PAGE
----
If you’ve been diagnosed with advanced lung cancer, you’re probably feeling overwhelmed, scared, and have many questions regarding your condition. Can my lung cancer be treated? Can it be cured? What will my life be like from now on?
“Many patients don’t have a lot of information about lung cancer,” says Jorge Gomez, MD, a lung oncologist at Mount Sinai Hospital in New York City. “Some of them haven’t heard about the newer therapies that can prolong life, can improve quality of life, and have had a significant impact in the treatment of lung cancer.”
What Is Advanced Lung Cancer?
Lung cancer is divided into three different categories: localized lung cancer, locally advanced lung cancer, and advanced or metastatic cancer.
When doctors use the term “advanced lung cancer” they’re often talking about stage III or stage IV lung cancer. Because lung cancer is often difficult to find in its early stages, most people are diagnosed after the disease has become advanced.
“About half of the patients who are diagnosed with lung cancer are diagnosed with metastatic or advanced disease. The other half are diagnosed with either localized or locally advanced disease,” says Dr. Gomez.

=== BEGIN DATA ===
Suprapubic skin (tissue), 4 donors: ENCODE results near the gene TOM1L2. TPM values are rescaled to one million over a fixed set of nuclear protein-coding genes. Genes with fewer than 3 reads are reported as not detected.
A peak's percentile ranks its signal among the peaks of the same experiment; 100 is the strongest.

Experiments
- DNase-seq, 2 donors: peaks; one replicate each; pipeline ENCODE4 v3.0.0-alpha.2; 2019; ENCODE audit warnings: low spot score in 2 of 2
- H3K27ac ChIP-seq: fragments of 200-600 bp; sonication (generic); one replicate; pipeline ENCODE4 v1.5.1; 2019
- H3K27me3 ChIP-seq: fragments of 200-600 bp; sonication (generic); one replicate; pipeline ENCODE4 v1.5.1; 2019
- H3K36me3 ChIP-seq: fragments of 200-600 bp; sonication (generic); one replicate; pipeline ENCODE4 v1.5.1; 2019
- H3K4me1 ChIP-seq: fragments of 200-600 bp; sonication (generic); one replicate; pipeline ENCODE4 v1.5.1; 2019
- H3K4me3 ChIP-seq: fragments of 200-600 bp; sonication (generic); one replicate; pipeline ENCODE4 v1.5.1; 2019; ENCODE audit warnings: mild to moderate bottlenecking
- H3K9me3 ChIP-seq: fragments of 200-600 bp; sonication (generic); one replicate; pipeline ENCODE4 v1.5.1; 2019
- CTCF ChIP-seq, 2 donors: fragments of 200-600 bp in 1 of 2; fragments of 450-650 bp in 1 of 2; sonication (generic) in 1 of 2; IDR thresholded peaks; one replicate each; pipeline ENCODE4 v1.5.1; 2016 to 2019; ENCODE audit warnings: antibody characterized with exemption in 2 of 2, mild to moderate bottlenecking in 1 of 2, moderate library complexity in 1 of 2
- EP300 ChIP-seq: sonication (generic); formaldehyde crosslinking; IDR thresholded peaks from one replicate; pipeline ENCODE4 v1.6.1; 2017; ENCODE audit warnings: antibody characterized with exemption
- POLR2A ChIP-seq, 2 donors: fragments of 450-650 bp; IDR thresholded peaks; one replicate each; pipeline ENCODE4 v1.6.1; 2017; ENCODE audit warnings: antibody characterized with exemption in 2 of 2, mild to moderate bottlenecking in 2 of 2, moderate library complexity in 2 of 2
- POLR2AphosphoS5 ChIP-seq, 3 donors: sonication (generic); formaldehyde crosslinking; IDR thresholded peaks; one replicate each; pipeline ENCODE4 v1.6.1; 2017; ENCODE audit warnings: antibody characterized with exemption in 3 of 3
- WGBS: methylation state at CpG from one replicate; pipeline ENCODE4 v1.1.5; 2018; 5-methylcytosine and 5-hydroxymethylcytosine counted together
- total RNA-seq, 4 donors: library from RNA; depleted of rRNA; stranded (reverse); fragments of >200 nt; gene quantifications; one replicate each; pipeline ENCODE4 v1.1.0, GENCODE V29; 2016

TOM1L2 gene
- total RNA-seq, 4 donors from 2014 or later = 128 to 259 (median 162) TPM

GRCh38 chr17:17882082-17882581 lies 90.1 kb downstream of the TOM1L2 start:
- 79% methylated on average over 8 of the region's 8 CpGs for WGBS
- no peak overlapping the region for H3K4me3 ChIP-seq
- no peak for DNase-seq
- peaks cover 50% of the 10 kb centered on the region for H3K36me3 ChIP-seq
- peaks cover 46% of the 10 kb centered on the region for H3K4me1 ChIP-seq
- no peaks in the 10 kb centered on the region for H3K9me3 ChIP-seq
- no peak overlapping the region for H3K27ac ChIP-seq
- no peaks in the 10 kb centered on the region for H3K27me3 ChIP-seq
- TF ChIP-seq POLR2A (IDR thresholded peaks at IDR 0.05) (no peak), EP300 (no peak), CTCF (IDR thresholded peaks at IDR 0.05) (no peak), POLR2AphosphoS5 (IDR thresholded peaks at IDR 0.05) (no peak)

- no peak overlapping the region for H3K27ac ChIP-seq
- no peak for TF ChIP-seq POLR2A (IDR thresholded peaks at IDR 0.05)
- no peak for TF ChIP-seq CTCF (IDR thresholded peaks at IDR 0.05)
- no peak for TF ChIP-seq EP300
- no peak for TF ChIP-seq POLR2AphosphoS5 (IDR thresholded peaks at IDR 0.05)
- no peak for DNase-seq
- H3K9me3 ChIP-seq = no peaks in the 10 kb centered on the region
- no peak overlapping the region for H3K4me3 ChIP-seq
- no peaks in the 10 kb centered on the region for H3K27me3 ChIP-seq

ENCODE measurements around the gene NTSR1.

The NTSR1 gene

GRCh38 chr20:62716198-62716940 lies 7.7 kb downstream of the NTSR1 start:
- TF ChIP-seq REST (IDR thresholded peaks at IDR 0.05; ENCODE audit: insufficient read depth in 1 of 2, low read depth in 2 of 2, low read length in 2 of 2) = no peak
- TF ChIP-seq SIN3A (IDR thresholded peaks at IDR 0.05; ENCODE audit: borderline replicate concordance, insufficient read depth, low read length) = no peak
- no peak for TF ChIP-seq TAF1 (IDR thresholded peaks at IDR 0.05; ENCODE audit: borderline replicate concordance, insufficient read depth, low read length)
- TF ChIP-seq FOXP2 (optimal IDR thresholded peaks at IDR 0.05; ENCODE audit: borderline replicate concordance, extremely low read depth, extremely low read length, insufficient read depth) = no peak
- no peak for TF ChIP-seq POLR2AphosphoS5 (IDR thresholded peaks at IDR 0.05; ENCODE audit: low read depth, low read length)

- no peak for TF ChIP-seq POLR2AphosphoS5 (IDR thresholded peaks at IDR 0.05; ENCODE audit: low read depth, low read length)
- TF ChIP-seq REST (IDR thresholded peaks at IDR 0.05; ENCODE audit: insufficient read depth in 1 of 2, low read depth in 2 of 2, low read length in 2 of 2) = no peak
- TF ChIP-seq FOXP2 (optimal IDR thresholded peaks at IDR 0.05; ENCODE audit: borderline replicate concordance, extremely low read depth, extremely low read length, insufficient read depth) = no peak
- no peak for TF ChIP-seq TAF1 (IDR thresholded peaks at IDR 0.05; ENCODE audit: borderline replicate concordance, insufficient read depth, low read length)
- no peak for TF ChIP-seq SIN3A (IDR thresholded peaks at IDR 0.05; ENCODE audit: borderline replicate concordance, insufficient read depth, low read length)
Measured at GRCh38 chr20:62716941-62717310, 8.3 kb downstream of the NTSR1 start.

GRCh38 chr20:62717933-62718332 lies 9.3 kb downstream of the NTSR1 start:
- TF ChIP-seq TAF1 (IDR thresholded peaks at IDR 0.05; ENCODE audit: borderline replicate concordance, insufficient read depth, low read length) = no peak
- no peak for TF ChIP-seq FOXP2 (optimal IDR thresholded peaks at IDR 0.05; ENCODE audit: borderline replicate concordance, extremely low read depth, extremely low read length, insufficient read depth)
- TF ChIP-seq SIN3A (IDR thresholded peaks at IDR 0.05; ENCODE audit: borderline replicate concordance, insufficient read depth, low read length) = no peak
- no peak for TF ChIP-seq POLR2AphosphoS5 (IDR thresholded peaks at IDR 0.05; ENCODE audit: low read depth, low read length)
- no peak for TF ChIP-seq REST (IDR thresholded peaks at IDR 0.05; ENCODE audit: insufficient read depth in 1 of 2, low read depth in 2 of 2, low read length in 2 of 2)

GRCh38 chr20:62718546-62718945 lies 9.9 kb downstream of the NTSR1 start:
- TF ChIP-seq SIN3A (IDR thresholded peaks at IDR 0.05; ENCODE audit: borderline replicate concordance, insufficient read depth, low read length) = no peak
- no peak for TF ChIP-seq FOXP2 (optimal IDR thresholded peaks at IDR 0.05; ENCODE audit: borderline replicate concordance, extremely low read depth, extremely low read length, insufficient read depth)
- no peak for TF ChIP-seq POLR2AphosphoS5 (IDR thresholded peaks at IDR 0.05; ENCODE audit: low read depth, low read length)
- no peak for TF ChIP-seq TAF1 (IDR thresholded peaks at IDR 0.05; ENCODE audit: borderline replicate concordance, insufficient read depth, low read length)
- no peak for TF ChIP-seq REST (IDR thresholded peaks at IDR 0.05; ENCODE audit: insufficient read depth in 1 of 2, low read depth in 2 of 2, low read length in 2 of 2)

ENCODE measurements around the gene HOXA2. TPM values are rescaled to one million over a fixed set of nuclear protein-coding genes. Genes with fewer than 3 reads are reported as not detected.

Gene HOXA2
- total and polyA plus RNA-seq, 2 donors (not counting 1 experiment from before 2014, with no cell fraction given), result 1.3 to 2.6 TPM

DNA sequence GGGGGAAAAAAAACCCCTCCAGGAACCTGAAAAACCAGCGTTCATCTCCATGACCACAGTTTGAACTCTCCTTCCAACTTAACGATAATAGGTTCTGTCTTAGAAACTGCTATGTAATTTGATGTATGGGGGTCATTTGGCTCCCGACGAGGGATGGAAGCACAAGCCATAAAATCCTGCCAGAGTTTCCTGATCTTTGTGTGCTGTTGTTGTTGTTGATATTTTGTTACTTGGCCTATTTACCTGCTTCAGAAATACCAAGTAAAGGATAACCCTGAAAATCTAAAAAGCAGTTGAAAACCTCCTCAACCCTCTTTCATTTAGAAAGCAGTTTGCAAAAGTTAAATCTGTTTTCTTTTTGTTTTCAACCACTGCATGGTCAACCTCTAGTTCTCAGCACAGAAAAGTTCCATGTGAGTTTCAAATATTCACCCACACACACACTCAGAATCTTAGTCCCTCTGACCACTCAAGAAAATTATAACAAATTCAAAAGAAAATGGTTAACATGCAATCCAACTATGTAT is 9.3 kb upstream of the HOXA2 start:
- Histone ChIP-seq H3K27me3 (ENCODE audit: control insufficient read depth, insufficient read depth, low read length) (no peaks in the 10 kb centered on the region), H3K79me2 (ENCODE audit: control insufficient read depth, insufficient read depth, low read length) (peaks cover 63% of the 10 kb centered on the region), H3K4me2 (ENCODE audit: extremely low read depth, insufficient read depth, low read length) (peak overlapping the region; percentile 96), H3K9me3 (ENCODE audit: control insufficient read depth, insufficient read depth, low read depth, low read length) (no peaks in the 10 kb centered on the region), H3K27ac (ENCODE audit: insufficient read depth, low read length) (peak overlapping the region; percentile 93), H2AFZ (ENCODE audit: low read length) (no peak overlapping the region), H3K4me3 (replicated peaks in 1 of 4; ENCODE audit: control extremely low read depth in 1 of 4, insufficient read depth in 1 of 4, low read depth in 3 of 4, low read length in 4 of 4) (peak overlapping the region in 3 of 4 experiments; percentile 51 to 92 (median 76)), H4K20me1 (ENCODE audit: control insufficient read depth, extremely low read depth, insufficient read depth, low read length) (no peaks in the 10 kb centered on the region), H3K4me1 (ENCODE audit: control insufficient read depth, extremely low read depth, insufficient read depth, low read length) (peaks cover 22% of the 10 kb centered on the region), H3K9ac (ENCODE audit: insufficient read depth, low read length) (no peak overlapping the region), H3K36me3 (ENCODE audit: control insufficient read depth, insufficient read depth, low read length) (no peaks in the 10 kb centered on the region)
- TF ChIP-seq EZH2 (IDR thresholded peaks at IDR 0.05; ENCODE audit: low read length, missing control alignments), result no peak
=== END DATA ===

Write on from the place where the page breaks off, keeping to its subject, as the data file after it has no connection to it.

A stage III diagnosis means the cancer might be large, and/or it may have spread to lymph nodes in the middle of the chest, between the left and right lungs. There are two kinds of stage III lung cancers:
A stage IV diagnosis means the cancer is at the most advanced stage, and has spread to the other lung or to other parts of the body, such as the brain or bones, or it’s caused fluid to collect around the outside of the lungs.
How Advanced Lung Cancer Is Treated
There are many effective therapies for treating lung cancer. Choosing the right treatment depends on the stage of your cancer and what course of treatment works best for your lifestyle.
Stage IIIA and stage IIIB cancer are treated differently. “They’re both treated with the intent of curing the cancer, but in different ways,” says Dr. Gomez. “Patients with stage IIIA can have surgery, and patients with stage IIIB can have chemotherapy and radiation in an attempt again to cure the cancer, but the majority of those patients will not be cured.”
Stage IV lung cancer is widespread when it is diagnosed. There is no treatment that will cure stage IV lung cancer, but different treatments can reduce symptoms and help people with metastatic lung cancer live longer.
People with stage IV lung cancer can have one or more of the following treatments:
“Treatment that is being given [at stage IV] has the goal of prolonging the [patient’s] survival, meaning allowing the patient to live longer than they would if they did not have any therapy at all,” says Kevin Sullivan, MD, a lung oncologist at Monter Cancer Center, Northwell Health in New Hyde Park, New York.
“It also has the goal of palliation of their symptoms. They may be having symptoms related to their disease, and by palliating those symptoms or easing those symptoms, that can improve their quality of life,” says Dr. Sullivan.